The state of Georgia has issued a stern warning for birds: Stop flying drunk.

OK, maybe not that stern. Georgia’s Department of Natural Resources (DNR) shared a playful PSA in a Facebook post on Wednesday to inform residents of local birds’ potential odd behavior. During this time of year, American robins and cedar waxwings are known to consume fermented berries, which can cause them to become inebriated. The birds may fly into windows, lose the ability to fly, or move in an otherwise haphazard manner.

Judging by the post, it appears this isn’t the first time that these Georgian feathered friends have enjoyed a round. As unharvested fruit begins to rot and ferment on the vine during the spring months, the DNR writes that it’s common to encounter a tipsy fowl or two.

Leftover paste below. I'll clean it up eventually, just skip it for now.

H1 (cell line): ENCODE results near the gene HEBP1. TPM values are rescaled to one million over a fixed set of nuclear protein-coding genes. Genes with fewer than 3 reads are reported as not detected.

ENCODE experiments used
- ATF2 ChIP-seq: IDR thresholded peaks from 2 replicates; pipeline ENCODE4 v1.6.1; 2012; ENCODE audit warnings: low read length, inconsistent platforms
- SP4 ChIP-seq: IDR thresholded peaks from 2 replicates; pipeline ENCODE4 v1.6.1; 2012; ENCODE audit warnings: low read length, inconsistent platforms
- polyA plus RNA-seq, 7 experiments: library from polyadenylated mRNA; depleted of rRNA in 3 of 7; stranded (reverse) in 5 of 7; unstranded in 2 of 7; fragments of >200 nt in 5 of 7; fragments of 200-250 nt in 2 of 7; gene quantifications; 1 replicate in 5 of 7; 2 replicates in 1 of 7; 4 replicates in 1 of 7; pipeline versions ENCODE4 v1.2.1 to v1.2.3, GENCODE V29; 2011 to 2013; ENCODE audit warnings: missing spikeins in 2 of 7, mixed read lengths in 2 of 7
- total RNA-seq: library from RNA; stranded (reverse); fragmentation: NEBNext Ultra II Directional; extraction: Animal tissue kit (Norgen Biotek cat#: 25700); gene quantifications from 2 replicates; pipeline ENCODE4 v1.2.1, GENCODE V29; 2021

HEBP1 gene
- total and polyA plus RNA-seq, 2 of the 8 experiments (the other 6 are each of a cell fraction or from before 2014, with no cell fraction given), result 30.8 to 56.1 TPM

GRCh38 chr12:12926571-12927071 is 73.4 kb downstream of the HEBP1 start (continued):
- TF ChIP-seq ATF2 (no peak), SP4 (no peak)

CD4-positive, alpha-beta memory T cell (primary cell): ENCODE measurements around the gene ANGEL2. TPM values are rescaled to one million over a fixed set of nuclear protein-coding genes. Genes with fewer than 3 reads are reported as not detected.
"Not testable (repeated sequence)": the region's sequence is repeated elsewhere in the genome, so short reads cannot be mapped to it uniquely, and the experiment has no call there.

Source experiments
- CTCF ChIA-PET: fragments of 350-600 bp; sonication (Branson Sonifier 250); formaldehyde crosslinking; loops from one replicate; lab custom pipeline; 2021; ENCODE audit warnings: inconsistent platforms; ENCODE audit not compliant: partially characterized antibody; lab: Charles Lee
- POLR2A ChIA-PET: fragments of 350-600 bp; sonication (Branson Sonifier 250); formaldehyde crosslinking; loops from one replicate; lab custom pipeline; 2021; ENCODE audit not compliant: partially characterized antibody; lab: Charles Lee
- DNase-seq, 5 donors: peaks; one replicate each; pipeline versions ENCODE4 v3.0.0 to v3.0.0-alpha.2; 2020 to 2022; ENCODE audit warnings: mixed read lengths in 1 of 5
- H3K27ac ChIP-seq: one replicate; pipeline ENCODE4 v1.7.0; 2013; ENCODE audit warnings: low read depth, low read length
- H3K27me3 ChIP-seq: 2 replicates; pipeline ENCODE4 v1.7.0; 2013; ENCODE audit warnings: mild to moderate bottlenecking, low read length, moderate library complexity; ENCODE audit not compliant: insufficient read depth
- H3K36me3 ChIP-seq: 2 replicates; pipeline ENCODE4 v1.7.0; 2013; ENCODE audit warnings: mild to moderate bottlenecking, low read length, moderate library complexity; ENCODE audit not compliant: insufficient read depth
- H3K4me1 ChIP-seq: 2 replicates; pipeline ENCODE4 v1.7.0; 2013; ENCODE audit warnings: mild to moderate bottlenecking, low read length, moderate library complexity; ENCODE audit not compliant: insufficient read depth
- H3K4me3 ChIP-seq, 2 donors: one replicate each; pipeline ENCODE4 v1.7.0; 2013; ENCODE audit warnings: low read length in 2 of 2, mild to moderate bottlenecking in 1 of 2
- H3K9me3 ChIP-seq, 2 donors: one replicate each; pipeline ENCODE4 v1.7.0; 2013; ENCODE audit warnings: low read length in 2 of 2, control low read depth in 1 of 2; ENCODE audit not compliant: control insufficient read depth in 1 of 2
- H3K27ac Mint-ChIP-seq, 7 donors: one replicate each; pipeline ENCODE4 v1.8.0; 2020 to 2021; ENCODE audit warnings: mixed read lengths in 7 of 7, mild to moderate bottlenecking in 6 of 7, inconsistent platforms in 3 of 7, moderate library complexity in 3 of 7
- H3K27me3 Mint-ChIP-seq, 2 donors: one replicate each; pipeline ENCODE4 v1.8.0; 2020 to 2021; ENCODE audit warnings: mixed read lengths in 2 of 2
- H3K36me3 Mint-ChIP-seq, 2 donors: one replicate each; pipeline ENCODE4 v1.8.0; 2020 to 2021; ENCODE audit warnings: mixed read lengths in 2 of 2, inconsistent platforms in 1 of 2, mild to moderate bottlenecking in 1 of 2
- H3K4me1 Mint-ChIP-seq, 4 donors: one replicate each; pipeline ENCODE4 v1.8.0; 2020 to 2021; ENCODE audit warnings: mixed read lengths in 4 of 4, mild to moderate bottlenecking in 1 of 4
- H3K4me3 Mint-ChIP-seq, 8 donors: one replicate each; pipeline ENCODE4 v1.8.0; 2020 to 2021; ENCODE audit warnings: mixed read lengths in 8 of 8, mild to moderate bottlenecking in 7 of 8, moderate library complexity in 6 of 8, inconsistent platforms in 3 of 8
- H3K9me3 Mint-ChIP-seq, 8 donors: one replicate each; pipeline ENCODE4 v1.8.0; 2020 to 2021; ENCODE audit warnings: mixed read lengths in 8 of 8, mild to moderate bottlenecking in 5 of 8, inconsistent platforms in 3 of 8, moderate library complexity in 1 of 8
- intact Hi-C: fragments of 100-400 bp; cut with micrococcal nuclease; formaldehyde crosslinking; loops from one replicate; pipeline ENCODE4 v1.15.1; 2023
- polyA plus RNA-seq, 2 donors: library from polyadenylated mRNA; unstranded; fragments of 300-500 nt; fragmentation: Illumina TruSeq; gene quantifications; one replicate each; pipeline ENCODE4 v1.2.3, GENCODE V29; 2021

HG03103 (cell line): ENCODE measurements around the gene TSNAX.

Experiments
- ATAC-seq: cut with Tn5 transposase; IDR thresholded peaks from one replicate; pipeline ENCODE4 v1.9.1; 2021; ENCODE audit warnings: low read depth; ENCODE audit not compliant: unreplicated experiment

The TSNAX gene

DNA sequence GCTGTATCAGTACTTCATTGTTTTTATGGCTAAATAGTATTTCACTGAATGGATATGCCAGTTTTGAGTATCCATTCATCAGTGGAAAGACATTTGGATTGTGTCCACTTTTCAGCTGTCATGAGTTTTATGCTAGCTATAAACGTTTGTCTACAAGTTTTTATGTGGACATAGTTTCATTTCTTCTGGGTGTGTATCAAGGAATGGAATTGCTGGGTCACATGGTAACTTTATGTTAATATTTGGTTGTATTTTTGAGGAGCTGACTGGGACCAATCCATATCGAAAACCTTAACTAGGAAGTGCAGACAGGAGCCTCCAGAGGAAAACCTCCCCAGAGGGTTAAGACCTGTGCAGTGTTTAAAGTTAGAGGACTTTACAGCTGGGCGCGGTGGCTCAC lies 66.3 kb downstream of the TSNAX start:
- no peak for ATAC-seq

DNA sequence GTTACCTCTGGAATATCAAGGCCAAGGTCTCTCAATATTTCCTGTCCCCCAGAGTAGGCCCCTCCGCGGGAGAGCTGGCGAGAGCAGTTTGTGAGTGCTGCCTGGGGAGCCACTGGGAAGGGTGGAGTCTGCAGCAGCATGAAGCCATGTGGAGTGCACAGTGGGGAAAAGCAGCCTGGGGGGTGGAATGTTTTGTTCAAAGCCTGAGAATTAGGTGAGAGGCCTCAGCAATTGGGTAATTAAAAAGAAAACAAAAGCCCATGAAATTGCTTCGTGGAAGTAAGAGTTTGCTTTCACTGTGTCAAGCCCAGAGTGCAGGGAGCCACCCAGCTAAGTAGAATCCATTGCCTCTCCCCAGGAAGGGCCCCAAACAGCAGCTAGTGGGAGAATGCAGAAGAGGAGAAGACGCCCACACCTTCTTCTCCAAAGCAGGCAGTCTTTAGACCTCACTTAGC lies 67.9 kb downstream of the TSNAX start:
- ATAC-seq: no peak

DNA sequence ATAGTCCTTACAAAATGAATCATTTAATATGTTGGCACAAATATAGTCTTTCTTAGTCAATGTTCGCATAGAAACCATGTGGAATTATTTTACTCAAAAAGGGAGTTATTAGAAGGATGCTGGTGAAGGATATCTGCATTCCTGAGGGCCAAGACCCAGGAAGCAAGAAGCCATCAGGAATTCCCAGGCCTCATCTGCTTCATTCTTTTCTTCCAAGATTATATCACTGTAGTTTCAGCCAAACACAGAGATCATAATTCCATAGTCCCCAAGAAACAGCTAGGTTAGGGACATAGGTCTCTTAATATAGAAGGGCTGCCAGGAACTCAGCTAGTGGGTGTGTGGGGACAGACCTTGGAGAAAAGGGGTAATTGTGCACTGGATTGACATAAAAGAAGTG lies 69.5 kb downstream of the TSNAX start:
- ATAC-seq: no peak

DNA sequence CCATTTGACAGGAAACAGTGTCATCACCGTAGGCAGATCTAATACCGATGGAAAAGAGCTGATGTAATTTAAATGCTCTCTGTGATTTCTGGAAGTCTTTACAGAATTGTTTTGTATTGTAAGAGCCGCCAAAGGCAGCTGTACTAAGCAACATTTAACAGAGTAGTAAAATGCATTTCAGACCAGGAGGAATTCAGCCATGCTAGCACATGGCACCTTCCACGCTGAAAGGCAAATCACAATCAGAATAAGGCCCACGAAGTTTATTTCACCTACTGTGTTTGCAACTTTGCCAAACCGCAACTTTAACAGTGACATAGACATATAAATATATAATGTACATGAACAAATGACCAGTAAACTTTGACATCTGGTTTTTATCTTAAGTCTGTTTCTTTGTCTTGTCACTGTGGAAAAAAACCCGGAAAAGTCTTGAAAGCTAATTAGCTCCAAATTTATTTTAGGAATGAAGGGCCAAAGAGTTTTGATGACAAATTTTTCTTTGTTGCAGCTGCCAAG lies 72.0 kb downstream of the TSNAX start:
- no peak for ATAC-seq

Unfortunately, the birds can also suffer health consequences from consuming too many boozy berries.

“Sadly, they can also die directly from alcohol poisoning if they ingest enough of the fermented fruit,” the post states. It also warns that Nandina berries (also known as sacred bamboo) can contain toxic levels of cyanide, derived from its soil. The department adds that the non-native plant, which produces flashy, bright-red berries, is often used in landscaping.

This phenomenon certainly isn’t isolated to birds in The Peach State. In the past several years, officials in Minnesota, Texas, and Canada have reported instances of intoxicated cedar waxwings and other fowl. If you encounter a tipsy bird, officials say you should give them space and allow them to “sober up,” according to NPR.

“Learn from our feathered friends and consume fruits responsibly,” the DNR says.